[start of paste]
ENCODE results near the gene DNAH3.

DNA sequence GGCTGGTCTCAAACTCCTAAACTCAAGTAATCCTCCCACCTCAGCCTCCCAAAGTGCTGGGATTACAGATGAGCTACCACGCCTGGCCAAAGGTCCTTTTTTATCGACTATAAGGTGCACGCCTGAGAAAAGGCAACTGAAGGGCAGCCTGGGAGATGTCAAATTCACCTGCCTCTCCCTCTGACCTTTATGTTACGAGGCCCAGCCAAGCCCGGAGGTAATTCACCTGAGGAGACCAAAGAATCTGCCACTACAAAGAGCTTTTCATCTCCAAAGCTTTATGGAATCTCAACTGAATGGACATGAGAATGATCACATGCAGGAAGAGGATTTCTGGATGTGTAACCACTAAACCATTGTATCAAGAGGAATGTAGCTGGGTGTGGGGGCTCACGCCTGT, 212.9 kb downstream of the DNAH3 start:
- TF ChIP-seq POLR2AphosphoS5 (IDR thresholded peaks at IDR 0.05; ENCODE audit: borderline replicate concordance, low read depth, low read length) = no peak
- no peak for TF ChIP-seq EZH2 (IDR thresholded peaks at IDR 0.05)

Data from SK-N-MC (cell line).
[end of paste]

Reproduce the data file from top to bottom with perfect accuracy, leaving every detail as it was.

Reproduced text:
ENCODE results near the gene DNAH3.

DNA sequence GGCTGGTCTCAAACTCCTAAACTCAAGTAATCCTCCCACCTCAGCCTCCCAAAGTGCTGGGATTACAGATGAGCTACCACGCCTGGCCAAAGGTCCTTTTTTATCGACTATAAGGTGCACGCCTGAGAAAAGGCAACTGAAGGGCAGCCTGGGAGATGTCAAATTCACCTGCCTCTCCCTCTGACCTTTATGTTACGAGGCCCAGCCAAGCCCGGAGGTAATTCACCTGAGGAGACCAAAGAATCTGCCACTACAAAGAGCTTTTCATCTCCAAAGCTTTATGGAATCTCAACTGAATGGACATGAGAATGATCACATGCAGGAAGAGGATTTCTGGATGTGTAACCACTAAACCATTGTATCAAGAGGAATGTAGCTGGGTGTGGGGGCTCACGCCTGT, 212.9 kb downstream of the DNAH3 start:
- TF ChIP-seq POLR2AphosphoS5 (IDR thresholded peaks at IDR 0.05; ENCODE audit: borderline replicate concordance, low read depth, low read length) = no peak
- no peak for TF ChIP-seq EZH2 (IDR thresholded peaks at IDR 0.05)

Data from SK-N-MC (cell line).